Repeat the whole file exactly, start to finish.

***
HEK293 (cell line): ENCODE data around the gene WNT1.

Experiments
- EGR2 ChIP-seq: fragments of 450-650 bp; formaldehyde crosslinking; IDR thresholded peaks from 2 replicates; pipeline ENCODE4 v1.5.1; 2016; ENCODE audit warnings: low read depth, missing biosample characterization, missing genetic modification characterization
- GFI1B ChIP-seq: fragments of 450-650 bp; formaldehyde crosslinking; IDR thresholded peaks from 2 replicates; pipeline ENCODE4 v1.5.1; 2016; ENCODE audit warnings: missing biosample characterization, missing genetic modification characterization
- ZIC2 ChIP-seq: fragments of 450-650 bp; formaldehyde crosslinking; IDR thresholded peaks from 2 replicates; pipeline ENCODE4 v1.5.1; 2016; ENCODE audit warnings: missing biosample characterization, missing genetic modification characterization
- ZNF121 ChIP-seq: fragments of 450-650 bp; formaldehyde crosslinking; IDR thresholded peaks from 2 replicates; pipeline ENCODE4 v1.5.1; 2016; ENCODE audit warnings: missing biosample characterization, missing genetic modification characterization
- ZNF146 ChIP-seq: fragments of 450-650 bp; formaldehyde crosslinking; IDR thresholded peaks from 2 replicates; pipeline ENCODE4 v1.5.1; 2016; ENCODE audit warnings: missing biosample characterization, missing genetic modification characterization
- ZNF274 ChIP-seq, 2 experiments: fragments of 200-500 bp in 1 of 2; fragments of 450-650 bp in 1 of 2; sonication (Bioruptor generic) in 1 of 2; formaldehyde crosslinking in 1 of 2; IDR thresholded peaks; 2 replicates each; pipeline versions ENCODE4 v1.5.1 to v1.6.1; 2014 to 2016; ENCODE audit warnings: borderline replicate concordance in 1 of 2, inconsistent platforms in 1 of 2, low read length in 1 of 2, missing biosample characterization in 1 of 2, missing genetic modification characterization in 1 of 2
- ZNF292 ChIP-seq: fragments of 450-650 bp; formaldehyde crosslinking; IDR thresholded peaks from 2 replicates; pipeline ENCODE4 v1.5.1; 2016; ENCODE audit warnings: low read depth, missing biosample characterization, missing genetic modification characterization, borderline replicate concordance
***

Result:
HEK293 (cell line): ENCODE data around the gene WNT1.

Experiments
- EGR2 ChIP-seq: fragments of 450-650 bp; formaldehyde crosslinking; IDR thresholded peaks from 2 replicates; pipeline ENCODE4 v1.5.1; 2016; ENCODE audit warnings: low read depth, missing biosample characterization, missing genetic modification characterization
- GFI1B ChIP-seq: fragments of 450-650 bp; formaldehyde crosslinking; IDR thresholded peaks from 2 replicates; pipeline ENCODE4 v1.5.1; 2016; ENCODE audit warnings: missing biosample characterization, missing genetic modification characterization
- ZIC2 ChIP-seq: fragments of 450-650 bp; formaldehyde crosslinking; IDR thresholded peaks from 2 replicates; pipeline ENCODE4 v1.5.1; 2016; ENCODE audit warnings: missing biosample characterization, missing genetic modification characterization
- ZNF121 ChIP-seq: fragments of 450-650 bp; formaldehyde crosslinking; IDR thresholded peaks from 2 replicates; pipeline ENCODE4 v1.5.1; 2016; ENCODE audit warnings: missing biosample characterization, missing genetic modification characterization
- ZNF146 ChIP-seq: fragments of 450-650 bp; formaldehyde crosslinking; IDR thresholded peaks from 2 replicates; pipeline ENCODE4 v1.5.1; 2016; ENCODE audit warnings: missing biosample characterization, missing genetic modification characterization
- ZNF274 ChIP-seq, 2 experiments: fragments of 200-500 bp in 1 of 2; fragments of 450-650 bp in 1 of 2; sonication (Bioruptor generic) in 1 of 2; formaldehyde crosslinking in 1 of 2; IDR thresholded peaks; 2 replicates each; pipeline versions ENCODE4 v1.5.1 to v1.6.1; 2014 to 2016; ENCODE audit warnings: borderline replicate concordance in 1 of 2, inconsistent platforms in 1 of 2, low read length in 1 of 2, missing biosample characterization in 1 of 2, missing genetic modification characterization in 1 of 2
- ZNF292 ChIP-seq: fragments of 450-650 bp; formaldehyde crosslinking; IDR thresholded peaks from 2 replicates; pipeline ENCODE4 v1.5.1; 2016; ENCODE audit warnings: low read depth, missing biosample characterization, missing genetic modification characterization, borderline replicate concordance